Prior to routine use of the PI assay method for A5146, the PSL validated the method for rigor, accuracy, specificity, sensitivity, and reproducibility (21,22). The methods were submitted to the New York State Department of Health Clinical Laboratory Evaluation Program (NYS DOH CLEP), which approved the assay for use in the PSL. During routine use of the method, the laboratory maintained operations in a CLIA certified and CLIA-compliant environment. CLIA criteria included participation in two proficiency testing programs, the ACTG/IMPAACT Proficiency Testing (PT) Program (23,24) and the International Inter-laboratory Quality Control program (IQC) (25,26). The accuracy of the assays performed at the PSL was monitored by proficiency scores with a required accuracy of ± 20% of the target value. Throughout the A5146 study, the PSL maintained successful proficiency testing standing. The PSL assayed samples once weekly and with a targeted turnaround time of ≤ 7 days from sample receipt.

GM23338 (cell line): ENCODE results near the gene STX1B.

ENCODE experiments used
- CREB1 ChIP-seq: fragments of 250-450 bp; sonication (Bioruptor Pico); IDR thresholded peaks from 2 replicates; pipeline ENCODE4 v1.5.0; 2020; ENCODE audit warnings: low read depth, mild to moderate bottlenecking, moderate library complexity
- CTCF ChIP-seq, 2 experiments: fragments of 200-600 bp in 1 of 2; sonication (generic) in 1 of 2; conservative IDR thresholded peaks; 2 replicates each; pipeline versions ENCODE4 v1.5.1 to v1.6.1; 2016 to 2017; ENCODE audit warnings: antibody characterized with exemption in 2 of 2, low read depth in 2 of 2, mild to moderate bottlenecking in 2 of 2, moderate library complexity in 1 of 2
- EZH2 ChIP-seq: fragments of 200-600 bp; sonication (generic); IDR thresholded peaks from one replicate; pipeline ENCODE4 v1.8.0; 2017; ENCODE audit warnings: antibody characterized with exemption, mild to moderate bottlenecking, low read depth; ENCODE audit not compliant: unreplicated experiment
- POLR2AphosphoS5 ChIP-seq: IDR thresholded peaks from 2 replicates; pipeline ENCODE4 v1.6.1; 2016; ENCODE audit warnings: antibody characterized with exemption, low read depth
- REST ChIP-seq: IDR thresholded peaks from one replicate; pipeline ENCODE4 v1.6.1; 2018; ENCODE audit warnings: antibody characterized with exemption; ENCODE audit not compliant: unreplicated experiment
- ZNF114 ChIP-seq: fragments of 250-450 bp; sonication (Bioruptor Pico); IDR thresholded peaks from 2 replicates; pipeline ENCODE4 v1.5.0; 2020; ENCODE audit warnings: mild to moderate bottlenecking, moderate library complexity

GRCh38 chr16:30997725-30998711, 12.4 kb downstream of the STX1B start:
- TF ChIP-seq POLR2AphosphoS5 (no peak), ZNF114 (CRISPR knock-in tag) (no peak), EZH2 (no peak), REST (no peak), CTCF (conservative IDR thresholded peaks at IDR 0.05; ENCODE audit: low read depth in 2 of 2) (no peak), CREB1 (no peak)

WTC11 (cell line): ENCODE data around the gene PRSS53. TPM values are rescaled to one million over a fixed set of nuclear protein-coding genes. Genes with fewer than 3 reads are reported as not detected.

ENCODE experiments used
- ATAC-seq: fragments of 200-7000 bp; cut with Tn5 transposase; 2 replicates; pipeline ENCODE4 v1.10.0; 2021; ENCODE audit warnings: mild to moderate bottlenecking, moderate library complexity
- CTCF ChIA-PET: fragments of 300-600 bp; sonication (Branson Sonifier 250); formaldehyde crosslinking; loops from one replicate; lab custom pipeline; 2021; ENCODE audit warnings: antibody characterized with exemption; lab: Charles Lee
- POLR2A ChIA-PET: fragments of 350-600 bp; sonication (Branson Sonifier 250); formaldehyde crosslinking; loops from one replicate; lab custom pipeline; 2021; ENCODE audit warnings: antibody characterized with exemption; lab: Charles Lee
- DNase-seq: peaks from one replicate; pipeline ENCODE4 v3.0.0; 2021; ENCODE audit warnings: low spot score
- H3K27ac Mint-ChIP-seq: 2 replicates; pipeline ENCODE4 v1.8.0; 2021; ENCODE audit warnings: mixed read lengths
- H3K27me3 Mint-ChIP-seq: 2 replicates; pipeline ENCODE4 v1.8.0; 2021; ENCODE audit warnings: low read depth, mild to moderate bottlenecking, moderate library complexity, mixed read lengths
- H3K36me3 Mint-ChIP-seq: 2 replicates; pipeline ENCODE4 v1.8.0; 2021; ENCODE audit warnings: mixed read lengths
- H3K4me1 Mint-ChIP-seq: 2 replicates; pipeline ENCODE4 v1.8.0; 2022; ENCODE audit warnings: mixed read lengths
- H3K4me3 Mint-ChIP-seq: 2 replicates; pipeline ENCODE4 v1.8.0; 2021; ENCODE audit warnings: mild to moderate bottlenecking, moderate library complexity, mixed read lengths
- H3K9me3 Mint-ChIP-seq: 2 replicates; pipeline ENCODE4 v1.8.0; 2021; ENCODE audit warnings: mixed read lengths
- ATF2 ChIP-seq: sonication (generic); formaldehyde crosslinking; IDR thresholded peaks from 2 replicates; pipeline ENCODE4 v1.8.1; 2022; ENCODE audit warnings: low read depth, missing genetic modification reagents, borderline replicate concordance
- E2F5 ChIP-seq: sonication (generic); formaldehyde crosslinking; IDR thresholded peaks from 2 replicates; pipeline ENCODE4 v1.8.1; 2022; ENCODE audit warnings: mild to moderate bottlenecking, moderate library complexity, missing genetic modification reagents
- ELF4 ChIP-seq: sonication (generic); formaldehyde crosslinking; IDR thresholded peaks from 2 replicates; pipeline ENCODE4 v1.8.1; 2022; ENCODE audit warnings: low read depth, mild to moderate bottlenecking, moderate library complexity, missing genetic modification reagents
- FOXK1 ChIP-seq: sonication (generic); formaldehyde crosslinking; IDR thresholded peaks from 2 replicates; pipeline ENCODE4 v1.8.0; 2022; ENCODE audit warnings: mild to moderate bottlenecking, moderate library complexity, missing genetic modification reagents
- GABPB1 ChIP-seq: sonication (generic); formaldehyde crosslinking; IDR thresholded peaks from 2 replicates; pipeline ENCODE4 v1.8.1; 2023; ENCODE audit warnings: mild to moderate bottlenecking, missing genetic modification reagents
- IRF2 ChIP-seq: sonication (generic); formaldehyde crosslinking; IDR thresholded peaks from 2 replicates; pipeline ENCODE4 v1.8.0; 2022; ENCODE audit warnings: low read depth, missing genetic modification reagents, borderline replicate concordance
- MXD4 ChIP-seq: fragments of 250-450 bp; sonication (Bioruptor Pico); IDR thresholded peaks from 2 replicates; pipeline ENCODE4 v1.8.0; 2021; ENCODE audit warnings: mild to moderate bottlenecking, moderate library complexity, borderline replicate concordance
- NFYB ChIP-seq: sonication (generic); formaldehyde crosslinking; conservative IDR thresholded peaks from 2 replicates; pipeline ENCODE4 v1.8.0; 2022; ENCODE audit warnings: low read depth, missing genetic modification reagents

PSL Reporting

The PI trough pharmacology report was prepared by the PSL and sent to the core study team. The report consisted of a patient identifier, sample date and time, time of and interval between the last three doses prior to the blood sample collection, a listing of concomitant medications, changes in dosing since the last visit, and analyte concentration(s). These data were used by the core team to interpret the PI trough concentration(s). Prior to sending the pharmacology report, the draft report was inspected for consistency with the source documents. Other information as required by CLIA, such as laboratory contact information, was also provided.

Pharmacology Report: Core Team Interpretation and Intervention